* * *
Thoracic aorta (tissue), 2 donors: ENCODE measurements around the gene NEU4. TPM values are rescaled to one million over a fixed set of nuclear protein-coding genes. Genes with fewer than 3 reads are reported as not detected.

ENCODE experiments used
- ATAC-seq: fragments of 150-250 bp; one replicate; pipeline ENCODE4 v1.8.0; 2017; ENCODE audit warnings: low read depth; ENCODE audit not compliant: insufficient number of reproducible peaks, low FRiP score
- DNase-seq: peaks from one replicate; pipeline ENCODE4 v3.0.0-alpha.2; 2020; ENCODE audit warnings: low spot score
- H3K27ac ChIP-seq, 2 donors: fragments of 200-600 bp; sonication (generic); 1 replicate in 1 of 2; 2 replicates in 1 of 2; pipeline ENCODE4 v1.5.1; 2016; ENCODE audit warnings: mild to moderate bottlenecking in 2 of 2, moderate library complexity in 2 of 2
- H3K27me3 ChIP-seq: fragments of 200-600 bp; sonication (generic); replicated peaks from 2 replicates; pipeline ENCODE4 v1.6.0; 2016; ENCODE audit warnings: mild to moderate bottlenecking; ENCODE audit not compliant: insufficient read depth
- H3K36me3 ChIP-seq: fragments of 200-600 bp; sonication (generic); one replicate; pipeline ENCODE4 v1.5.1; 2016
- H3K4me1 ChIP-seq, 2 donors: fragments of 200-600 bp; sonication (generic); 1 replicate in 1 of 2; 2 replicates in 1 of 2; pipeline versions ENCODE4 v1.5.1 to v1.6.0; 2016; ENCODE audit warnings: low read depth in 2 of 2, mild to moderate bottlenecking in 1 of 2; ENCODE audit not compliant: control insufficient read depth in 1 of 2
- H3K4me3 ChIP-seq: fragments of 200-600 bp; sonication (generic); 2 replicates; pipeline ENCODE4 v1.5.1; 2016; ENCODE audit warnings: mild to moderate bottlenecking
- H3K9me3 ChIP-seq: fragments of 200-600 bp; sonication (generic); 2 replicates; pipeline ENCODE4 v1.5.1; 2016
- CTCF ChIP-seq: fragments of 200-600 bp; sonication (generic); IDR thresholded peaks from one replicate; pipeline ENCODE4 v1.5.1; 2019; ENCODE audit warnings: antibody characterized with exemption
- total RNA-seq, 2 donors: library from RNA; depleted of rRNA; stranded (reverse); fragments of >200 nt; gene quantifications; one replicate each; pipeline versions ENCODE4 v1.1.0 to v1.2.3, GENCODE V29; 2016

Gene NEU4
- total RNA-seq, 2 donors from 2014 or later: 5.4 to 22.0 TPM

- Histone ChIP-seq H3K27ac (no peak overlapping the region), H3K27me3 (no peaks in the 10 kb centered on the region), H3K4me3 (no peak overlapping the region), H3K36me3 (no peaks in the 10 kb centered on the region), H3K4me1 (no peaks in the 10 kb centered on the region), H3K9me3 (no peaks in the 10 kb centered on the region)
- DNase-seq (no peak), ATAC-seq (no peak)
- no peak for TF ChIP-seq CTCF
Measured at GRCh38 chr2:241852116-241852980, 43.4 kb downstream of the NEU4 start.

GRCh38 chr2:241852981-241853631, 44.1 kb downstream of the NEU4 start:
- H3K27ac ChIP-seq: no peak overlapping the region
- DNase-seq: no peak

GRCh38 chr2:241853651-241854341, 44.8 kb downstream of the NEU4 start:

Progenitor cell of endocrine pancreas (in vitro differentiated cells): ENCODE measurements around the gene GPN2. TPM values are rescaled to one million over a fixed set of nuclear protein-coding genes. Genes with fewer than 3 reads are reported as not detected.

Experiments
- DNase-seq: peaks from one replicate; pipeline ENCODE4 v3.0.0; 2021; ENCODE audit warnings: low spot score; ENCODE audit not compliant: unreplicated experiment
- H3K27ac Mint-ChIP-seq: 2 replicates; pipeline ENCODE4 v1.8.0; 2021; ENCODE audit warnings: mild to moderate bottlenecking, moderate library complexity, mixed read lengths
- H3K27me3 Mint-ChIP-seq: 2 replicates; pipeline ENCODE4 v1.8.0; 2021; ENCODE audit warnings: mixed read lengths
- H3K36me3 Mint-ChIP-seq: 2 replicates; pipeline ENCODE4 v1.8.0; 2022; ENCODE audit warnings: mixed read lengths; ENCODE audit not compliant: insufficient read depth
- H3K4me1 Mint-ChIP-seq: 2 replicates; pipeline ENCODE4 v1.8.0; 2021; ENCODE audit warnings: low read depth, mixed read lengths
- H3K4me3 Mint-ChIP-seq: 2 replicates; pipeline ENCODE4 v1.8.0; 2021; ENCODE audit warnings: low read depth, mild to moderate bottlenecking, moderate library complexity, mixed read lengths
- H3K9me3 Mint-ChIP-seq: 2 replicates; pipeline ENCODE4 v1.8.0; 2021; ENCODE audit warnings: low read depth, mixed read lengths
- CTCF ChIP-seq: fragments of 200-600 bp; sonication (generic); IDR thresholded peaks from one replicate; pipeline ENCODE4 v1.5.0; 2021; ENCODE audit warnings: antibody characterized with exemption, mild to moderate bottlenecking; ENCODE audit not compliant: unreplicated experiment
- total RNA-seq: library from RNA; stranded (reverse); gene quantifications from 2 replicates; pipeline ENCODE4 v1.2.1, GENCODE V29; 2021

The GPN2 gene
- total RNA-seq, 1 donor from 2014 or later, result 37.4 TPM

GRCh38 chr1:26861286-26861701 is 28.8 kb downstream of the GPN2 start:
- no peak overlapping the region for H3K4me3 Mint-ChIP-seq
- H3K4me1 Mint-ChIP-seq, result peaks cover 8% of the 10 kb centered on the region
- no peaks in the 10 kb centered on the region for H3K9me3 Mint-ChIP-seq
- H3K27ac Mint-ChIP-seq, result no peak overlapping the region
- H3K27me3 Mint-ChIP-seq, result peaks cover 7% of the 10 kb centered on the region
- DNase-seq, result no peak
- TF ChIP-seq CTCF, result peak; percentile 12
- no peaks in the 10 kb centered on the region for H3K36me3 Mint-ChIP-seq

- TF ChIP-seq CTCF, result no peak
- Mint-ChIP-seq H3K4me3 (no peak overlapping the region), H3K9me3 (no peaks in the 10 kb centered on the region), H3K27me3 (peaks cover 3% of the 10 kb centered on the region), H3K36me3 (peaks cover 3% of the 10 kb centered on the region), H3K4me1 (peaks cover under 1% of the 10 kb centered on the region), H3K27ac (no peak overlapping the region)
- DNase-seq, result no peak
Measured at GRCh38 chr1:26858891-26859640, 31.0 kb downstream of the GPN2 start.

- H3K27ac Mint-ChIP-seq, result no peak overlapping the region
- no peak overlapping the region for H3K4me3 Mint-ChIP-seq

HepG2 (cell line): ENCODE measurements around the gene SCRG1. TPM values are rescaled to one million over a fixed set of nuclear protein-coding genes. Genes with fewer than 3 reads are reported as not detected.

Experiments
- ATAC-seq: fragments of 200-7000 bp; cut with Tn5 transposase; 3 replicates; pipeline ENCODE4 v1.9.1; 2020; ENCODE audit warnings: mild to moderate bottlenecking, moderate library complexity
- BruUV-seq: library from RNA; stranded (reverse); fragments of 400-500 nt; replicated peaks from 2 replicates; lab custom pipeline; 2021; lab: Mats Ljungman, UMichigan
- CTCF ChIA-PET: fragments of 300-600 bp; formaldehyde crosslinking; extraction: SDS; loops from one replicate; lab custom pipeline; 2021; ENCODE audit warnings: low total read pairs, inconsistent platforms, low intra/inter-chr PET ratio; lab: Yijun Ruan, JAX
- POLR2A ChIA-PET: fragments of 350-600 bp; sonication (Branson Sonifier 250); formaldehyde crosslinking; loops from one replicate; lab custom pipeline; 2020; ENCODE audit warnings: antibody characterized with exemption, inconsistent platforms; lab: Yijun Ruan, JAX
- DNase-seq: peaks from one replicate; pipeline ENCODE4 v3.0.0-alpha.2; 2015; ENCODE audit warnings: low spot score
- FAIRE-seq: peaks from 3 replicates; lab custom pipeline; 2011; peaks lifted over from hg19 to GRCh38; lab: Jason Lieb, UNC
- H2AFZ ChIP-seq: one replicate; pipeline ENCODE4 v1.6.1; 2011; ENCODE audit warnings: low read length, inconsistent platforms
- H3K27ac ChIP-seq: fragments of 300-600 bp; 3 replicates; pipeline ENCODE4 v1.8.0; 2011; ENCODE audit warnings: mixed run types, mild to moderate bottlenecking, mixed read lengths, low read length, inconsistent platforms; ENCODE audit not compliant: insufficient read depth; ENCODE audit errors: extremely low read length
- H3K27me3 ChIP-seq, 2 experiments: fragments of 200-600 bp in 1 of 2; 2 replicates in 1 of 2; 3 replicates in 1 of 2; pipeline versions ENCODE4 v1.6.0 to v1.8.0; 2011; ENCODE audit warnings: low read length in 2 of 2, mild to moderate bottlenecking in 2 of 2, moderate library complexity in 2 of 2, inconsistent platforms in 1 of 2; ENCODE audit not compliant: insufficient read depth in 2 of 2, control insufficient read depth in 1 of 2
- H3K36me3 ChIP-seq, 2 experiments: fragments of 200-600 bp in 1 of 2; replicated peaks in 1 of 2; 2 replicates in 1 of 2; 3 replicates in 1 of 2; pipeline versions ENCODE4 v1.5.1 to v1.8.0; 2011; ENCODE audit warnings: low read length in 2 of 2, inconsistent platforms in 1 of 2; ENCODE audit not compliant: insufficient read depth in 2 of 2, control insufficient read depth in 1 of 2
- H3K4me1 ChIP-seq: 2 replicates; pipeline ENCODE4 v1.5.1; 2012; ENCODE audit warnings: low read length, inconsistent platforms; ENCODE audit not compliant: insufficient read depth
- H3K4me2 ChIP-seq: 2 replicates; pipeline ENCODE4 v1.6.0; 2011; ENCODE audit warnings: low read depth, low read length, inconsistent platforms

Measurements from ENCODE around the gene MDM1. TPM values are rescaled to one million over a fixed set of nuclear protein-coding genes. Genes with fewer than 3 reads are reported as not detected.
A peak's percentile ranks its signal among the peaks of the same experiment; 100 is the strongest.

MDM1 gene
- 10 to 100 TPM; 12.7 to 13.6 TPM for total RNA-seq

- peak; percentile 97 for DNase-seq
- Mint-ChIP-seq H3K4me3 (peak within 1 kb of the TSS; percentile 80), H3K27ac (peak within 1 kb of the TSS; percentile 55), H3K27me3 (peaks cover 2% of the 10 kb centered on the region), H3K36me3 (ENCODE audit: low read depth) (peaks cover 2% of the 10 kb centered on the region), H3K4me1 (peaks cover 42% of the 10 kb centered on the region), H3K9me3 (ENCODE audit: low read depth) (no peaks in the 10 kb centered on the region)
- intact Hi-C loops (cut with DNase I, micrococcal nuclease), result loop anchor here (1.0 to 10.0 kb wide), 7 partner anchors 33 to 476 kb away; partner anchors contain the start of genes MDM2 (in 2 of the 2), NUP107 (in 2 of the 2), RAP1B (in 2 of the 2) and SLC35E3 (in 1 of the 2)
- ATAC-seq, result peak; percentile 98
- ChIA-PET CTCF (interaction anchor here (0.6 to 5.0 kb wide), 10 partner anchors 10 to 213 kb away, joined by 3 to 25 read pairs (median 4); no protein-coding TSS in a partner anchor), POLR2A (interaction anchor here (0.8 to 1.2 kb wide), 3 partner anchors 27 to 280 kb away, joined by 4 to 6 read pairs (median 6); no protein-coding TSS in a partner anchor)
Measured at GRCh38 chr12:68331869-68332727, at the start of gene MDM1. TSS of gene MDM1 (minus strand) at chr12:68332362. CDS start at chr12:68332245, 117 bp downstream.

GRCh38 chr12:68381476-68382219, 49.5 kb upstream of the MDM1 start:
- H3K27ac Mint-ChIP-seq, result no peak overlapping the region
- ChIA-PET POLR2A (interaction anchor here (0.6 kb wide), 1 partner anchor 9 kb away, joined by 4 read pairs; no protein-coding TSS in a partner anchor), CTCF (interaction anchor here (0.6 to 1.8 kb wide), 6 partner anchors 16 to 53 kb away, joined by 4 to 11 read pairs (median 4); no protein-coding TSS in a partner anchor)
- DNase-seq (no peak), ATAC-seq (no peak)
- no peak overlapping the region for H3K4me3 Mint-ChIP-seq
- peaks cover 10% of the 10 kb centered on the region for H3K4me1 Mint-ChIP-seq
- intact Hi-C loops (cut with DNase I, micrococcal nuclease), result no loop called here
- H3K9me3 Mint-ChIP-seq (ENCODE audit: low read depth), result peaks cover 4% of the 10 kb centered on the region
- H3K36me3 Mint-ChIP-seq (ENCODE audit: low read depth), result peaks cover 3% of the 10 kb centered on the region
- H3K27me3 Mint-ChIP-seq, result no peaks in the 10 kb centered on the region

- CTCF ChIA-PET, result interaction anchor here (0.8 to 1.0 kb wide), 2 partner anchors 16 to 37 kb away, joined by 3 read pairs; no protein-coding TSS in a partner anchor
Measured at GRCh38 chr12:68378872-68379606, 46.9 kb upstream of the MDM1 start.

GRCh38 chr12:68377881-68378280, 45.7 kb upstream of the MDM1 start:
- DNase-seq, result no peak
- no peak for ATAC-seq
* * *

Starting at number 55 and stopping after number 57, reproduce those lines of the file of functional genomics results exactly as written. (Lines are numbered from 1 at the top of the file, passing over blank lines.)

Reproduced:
- CTCF ChIA-PET: fragments of 300-600 bp; formaldehyde crosslinking; extraction: SDS; loops from one replicate; lab custom pipeline; 2021; ENCODE audit warnings: low total read pairs, inconsistent platforms, low intra/inter-chr PET ratio; lab: Yijun Ruan, JAX
- POLR2A ChIA-PET: fragments of 350-600 bp; sonication (Branson Sonifier 250); formaldehyde crosslinking; loops from one replicate; lab custom pipeline; 2020; ENCODE audit warnings: antibody characterized with exemption, inconsistent platforms; lab: Yijun Ruan, JAX
- DNase-seq: peaks from one replicate; pipeline ENCODE4 v3.0.0-alpha.2; 2015; ENCODE audit warnings: low spot score